Egypt’s PMI for non-oil private sector drops to lowest level in 21 months: S&P

Doaa A.Moneim , Tuesday 5 Apr 2022

Egypt’s headline purchasing managers’ index (PMI) for the non-oil private sector fell to 46.5 in March, down from 48.1 in February, indicating a significant decline in the health of the country’s non-oil economy, according to a report released by S&P Global on Tuesday.


The report said that this reading is the lowest the index has gotten for the local non-oil private sector in 21 months.

“The Egyptian non-oil economy suffered a strong decline in business conditions in March, as an amplifying of inflationary pressures on energy, food, and raw materials amid the Russian-Ukrainian conflict led to sharp decreases in output and new orders. At the same time, firms reduced their purchases of inputs at the quickest pace in nearly two years, while employment numbers fell for the fifth month running,” the report explained.

The report also highlighted that concerns regarding inflation and demand over the coming year caused an unfavourable outlook for the sector’s activity going forward.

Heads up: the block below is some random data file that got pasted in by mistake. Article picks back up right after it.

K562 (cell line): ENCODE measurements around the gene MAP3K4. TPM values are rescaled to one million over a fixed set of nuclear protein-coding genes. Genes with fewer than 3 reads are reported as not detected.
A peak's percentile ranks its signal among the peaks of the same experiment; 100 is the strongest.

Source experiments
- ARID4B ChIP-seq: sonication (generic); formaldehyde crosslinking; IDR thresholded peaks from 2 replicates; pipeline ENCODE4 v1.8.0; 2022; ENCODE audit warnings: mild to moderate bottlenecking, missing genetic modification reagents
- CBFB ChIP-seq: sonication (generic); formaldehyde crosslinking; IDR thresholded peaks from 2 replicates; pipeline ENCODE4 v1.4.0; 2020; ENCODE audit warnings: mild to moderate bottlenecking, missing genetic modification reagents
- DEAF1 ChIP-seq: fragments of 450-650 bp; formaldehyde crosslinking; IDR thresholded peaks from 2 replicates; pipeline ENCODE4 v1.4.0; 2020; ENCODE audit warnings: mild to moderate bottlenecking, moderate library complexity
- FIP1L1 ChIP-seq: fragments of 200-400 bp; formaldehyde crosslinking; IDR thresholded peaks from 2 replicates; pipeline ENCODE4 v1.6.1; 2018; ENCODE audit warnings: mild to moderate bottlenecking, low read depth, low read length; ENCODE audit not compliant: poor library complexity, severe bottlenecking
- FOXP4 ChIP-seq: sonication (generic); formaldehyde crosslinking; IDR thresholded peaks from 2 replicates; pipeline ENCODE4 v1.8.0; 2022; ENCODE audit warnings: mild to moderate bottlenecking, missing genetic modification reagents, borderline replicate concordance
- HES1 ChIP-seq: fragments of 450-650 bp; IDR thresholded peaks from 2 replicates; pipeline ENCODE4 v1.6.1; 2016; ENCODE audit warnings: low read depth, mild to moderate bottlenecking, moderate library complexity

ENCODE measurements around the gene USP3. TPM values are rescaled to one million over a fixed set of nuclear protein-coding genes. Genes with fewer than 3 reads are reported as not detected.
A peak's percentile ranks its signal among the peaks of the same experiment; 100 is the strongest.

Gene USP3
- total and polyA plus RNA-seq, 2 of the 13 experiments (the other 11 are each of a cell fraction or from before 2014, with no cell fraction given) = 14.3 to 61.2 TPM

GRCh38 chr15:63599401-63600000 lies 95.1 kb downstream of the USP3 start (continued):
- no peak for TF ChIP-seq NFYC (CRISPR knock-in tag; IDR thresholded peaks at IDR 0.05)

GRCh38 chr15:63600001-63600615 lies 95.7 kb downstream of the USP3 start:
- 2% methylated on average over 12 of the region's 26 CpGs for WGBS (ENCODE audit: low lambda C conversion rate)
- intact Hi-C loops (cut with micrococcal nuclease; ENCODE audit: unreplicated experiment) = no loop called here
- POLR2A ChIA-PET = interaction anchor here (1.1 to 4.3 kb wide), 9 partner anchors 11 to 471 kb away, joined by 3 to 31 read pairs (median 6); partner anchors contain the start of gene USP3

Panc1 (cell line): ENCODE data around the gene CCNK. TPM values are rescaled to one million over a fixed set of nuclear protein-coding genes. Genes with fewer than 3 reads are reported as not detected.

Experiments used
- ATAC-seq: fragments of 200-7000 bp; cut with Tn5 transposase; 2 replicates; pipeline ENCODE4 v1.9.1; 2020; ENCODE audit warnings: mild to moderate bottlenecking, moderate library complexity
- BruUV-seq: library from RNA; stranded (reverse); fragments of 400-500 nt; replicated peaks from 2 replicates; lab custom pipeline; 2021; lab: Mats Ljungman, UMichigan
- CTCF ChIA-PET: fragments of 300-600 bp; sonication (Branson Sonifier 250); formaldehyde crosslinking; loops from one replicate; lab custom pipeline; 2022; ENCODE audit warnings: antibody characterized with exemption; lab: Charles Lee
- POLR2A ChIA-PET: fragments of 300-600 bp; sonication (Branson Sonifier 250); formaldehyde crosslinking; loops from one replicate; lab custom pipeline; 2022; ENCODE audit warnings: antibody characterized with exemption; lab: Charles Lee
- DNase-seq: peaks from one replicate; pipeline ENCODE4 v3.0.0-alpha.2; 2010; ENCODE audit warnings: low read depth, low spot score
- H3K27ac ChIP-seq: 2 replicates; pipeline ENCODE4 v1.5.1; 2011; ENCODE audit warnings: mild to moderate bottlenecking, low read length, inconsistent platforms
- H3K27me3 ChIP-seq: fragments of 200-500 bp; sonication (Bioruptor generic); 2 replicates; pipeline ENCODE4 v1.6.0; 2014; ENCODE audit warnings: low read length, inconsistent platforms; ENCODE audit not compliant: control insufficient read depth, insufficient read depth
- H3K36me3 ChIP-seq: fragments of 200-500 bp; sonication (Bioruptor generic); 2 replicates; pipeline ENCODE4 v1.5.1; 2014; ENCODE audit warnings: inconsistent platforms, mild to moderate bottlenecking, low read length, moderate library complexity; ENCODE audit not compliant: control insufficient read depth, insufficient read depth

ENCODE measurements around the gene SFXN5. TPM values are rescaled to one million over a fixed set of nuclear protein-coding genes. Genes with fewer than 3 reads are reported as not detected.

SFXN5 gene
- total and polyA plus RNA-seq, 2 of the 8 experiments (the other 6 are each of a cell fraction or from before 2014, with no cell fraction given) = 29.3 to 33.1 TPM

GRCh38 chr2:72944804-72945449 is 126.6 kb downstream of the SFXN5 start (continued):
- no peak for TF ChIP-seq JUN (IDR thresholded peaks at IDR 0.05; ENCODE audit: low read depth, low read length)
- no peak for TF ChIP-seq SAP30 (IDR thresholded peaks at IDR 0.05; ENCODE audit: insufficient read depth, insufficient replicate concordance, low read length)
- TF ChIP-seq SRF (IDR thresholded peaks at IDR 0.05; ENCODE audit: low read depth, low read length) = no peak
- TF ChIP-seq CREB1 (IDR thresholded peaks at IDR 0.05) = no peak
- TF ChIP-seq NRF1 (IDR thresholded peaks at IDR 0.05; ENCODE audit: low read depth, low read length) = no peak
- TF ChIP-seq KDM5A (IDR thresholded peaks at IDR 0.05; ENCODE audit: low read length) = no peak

Furthermore, it added that some companies operating in the sector said that import costs have increased owing to the devaluation of the Egyptian pound, which also led to a rise in purchase prices at a sharp pace that was much quicker than February’s seven month low.

“Worries over inflation and the Russian-Ukrainian war meant that hopes of future output growth were greatly depressed in March. In fact, the outlook for activity in the year ahead fell to the lowest level since this series began in April 2012,” it said.

David Owen — an economist at S&P Global — said that Egypt’s non-oil economy was clearly hit by the implications of the Russian-Ukrainian war during March, with firms often seeing clients pull new orders back amid increased prices and economic uncertainty.

“Output levels followed suit with the sharpest fall since June 2020 during the first global COVID-19 lockdown. The downturn was clearest to see in industrial sectors such as manufacturing and construction, where businesses and clients were more greatly exposed to energy and material price rises due to the war,” Owen explained.

He added that wholesale and retail companies were also affected by a sharp increase in food prices, particularly items where Egypt is exposed to import disruption, such as wheat.

“While the 14 percent devaluation of the Egyptian pound on 21 March may provide some short-term support for the economy, it will also likely accelerate cost pressures. Some companies have already seen a rise in import prices, which could constrain output and force a greater increase in selling charges,” he said.

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